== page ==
One of the easiest ways to save energy is to replace your HVAC system with an ENERGY STAR rated system. However, that isn’t always feasible. There are a few other ways you can reduce your AC usage.
If you’re fortunate enough to experience cool breezes at night, it’s more energy efficient to keep the windows open. This will let in cool air and help lower the temperature in your rooms. When you wake up, close the windows so the cold air is trapped inside.
You can also close the blinds to keep the sun from heating up your house. Heavy drapes on windows that get a lot of sun can keep the heat out, enhancing energy efficiency.
If you have a large home and like your room cool for sleeping, it may be more energy efficient to use a window unit in your bedroom rather than cooling the entire house down.
Get a Fan or Two
A fan can help circulate cold air when the air conditioner is on. Instead of the air sitting stagnate in one corner, the fan distributes it around the room.
For places where cold air can’t reach (like to the top floor of a house), using a fan can help. You can opt for ceiling fans, standing fans, or box fans—whichever you prefer.
Try propping the fan against an open window at night. It’ll blow cold air in, or you can turn it around to blow humid air out. Fans can also disperse and remove humidity. For instance, a bathroom fan can suck heat out after a hot shower.
Break Out the Grill
Cooking inside can really heat your home up. It gets even worse if you are using both the stove and the oven. In addition to using energy to cook, the added heat will likely cause your AC to turn on.
If you can, opt to use the microwave to cook meals. It uses less energy and generates less heat compared to the stove and oven. But the microwave isn’t the solution for every meal. You can also opt for no-cook meals, like salads and wraps.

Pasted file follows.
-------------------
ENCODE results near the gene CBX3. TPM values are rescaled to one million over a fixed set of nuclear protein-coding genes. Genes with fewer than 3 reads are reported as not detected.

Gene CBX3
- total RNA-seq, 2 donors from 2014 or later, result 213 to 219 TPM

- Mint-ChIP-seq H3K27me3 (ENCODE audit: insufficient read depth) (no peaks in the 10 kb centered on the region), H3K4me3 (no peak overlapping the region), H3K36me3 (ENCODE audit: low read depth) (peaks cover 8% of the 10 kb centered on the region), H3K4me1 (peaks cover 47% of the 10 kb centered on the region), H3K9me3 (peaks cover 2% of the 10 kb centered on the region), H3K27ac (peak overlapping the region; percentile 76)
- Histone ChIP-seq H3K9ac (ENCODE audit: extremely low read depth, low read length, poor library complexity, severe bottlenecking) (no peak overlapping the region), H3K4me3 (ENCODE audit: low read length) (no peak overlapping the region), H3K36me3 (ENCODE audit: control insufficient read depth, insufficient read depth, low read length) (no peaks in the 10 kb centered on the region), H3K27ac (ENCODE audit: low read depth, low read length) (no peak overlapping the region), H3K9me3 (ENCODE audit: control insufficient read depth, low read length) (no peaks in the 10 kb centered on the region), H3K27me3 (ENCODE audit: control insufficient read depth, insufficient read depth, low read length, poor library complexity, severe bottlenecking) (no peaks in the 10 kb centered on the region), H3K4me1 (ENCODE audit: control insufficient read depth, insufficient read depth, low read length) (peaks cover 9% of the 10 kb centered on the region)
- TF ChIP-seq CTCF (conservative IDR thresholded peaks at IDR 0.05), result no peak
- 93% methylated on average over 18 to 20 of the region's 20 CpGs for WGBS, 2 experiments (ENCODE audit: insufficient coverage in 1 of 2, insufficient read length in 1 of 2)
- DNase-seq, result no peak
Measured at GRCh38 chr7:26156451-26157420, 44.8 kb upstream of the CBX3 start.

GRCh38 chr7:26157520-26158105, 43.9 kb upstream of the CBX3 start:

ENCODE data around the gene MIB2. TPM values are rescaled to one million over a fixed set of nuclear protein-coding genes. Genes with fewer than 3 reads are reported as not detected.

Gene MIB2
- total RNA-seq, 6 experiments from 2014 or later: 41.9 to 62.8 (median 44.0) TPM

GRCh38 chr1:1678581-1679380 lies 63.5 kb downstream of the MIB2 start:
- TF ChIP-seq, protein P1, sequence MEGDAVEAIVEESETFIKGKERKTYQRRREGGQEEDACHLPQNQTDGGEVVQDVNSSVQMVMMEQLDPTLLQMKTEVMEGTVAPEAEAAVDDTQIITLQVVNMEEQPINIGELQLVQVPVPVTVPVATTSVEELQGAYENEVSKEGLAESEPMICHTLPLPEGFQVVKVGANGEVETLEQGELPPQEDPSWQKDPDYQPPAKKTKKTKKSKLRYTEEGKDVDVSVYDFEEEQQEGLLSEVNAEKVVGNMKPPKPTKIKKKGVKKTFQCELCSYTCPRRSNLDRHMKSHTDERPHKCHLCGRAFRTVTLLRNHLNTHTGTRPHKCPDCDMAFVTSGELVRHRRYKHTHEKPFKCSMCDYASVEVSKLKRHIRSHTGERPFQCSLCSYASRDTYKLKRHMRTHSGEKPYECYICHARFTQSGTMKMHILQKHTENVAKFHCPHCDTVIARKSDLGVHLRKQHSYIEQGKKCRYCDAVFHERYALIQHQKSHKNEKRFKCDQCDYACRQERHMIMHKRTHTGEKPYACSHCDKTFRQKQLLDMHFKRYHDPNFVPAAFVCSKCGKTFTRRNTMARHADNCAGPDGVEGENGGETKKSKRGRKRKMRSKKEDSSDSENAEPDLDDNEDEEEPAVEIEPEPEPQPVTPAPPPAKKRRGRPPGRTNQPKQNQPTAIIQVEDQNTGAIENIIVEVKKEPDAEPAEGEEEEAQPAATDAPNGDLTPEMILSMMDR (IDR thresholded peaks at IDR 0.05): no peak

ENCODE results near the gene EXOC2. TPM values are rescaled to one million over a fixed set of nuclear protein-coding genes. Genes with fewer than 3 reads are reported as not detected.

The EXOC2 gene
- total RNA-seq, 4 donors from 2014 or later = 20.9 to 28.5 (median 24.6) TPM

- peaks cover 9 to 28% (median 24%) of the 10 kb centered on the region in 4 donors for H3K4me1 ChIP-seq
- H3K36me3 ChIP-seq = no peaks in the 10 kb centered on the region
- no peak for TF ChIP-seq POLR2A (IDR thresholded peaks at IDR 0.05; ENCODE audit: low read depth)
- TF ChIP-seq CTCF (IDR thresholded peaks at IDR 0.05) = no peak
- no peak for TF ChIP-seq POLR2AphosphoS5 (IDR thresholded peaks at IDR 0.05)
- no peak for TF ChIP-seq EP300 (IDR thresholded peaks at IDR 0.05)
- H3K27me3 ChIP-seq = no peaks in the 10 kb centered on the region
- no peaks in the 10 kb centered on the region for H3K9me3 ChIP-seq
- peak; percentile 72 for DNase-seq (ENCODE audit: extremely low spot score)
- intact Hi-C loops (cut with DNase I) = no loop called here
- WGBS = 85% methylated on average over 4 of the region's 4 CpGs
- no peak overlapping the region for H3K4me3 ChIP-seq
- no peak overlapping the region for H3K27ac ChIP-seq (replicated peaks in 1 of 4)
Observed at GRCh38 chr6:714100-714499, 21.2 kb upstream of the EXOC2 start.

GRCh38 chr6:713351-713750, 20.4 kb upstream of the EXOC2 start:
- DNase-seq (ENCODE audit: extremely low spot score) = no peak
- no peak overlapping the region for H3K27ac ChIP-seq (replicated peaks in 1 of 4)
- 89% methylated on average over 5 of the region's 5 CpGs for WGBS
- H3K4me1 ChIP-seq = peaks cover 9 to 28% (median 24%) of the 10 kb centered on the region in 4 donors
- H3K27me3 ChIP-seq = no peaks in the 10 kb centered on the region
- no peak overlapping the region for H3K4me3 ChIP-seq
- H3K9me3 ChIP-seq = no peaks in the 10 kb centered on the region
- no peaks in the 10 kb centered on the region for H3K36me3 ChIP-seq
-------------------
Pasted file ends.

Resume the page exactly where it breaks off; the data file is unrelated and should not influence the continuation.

Our favorite way to cook during the hot summer months is to break out the grill. Cooking outdoors results in a savory meal and helps keep the heat out of your kitchen. To be even more energy efficient, consider batch prepping.
Use a Smart Thermostat
Traditional thermostats use mercury to turn the air conditioner on and off and adjust the temperatures in the home. Digital thermostats are more common these days, and they often allow you to set temperatures for specific times. For example, you can set the AC to go up a few degrees after you leave for work and cool back down before you head home.
Smart thermostats are more intuitive. They allow you to remotely see and control the temperature of your home in real-time. A smart thermostat can also adjust the temperature based on the amount of humidity inside your home.
The coolest part about a smart thermostat? You decide what your smart thermostat does. You can set it to automatically turn off or on at certain hours in the day. With the device, you won’t worry about leaving the AC on for too long either. All you need is a web app or phone to
manage your smart thermostat.
The ecobee is an easy-to-program smart thermostat. You can remotely adjust the temperature of your home from virtually anywhere. It’s an intuitive, energy-efficient device that uses information about temperatures outdoors as well as the characteristics of your home to keep it comfortable.
Energy Conservation Starts Small
As you can see, energy conservation doesn’t have to be overwhelming. The smallest changes, such as deciding to grill out tonight, can make a difference. The list above will help you find changes that work in your life so you can start saving money and help protect our environment.